News Feature | June 27, 2014

Controversial Plan Offers Recycled Water Across Jurisdictional Lines

Sara Jerome

By Sara Jerome


Is recycled water the next great hope for the water supply, or just a major inconvenience? Depends who you're talking to. 

Yucaipa Valley Water District near San Bernardino, CA, says it will soon be offering a treated supply to parks and schools in nearby districts, the San Bernardino County Sun reported. "That prospect has rankled officials from those nearby water agencies."

This conflict has become the basis for a fight in the legislature. 

Water utilities in nearby districts are working to stop Assembly Bill 2443, which would make it easier for Yucaipa to provide service across jurisdictional lines.

Tim Green, assistant general manager of the Western Heights Water, is among those opposed to the bill.  

"[He] said the proposed legislation would trample on constitutional and property rights of mutual water companies, which do not make a profit and are owned by its customers," the report said.

Jim Byerrum, president of a the mutual's water association, added his opposition, as well.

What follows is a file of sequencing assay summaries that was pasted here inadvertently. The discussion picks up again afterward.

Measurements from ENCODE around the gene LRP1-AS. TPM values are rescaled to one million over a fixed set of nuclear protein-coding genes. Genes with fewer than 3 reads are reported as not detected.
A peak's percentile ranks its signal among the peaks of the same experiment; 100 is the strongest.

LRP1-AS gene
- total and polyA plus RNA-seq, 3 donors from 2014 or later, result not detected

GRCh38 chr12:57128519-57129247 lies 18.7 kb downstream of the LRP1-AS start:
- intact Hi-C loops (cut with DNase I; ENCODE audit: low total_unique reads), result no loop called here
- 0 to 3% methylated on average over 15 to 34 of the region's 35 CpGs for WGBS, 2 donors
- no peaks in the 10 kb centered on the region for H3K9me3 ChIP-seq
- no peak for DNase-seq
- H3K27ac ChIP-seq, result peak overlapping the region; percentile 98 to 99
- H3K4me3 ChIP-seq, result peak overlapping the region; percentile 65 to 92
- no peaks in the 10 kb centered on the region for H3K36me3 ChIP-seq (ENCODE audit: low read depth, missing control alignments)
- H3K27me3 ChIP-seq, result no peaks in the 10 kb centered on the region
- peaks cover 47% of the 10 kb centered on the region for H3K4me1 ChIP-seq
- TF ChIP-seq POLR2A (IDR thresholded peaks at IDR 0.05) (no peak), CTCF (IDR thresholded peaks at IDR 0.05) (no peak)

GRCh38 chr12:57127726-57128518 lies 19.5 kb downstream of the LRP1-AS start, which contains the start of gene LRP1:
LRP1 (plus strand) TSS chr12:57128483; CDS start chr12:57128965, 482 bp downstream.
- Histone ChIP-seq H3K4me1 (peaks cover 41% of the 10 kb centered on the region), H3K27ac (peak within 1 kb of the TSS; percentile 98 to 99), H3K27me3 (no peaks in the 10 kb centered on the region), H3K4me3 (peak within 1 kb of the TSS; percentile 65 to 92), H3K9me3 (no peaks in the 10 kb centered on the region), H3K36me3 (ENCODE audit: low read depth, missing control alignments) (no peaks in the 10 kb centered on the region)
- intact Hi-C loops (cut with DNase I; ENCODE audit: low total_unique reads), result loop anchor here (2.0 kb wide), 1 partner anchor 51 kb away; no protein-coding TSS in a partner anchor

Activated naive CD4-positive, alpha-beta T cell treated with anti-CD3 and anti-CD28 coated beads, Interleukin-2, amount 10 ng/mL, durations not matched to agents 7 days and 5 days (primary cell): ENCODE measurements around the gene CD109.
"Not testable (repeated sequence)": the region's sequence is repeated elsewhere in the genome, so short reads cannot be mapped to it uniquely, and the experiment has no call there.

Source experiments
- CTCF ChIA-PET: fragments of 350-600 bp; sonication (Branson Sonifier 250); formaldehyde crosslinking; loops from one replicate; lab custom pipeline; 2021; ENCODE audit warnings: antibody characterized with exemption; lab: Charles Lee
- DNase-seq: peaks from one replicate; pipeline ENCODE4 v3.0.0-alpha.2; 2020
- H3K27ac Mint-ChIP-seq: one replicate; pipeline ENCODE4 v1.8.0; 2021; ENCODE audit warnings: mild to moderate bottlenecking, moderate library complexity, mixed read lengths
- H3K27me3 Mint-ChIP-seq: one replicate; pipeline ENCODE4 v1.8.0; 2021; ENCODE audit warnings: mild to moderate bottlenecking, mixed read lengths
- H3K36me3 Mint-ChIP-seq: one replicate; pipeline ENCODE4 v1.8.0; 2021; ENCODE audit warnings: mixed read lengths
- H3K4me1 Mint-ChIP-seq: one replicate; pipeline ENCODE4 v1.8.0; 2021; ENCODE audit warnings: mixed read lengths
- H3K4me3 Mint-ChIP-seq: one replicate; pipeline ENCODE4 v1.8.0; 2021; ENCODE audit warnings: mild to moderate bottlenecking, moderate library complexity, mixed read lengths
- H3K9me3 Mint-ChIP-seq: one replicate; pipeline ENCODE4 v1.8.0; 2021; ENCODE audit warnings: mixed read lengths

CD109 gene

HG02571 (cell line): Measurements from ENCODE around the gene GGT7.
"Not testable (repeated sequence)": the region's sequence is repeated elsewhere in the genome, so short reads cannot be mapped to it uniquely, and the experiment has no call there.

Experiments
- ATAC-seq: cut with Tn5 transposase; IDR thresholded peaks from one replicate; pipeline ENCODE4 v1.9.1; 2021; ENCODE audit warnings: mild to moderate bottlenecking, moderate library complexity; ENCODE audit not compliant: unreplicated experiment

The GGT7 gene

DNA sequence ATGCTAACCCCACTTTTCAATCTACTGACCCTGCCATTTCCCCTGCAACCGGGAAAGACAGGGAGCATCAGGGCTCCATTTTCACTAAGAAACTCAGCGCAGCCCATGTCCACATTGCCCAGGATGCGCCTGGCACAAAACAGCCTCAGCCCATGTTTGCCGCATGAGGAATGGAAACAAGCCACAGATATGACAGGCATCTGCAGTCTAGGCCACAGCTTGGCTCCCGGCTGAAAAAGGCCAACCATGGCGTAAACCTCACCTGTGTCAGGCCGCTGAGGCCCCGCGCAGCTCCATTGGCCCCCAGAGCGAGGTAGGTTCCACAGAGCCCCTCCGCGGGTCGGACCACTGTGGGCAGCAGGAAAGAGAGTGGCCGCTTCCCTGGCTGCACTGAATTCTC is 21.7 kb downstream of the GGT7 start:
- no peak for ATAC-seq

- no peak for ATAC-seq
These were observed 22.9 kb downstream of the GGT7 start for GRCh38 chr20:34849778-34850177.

“We believe that the bill’s authors are sincere in their wish to expand the use of recycled water. We also believe that they have been misguided by officials of unscrupulous water districts who are proposing a 'quick fix' to their badly planned water recycling projects,” he said in the Sun report. 

Yucaipa's supporters say its plan will save water. 

"Joseph Zoba, general manager of the Yucaipa Valley Water District, said his agency just wants to get less expensive recycled water on lawns at schools and parks, saving groundwater and water from the state aqueduct for people," the report said. 

In lobbying to promote the measure, Democratic Assemblyman Anthony Rendon, an author of the legislation, emphasized the importance of recycled water. 

"Moving forward, [recycled water] has to be a huge part [of efforts to mitigate the effects of the drought]," he said to NBC Los Angeles.

Check out Water Online's Regulations & Legislation Solution Center.

Image credit: "Recycle Reduce Reuse," kevin dooley © 2007, used under an Attribution 2.0 Generic license:

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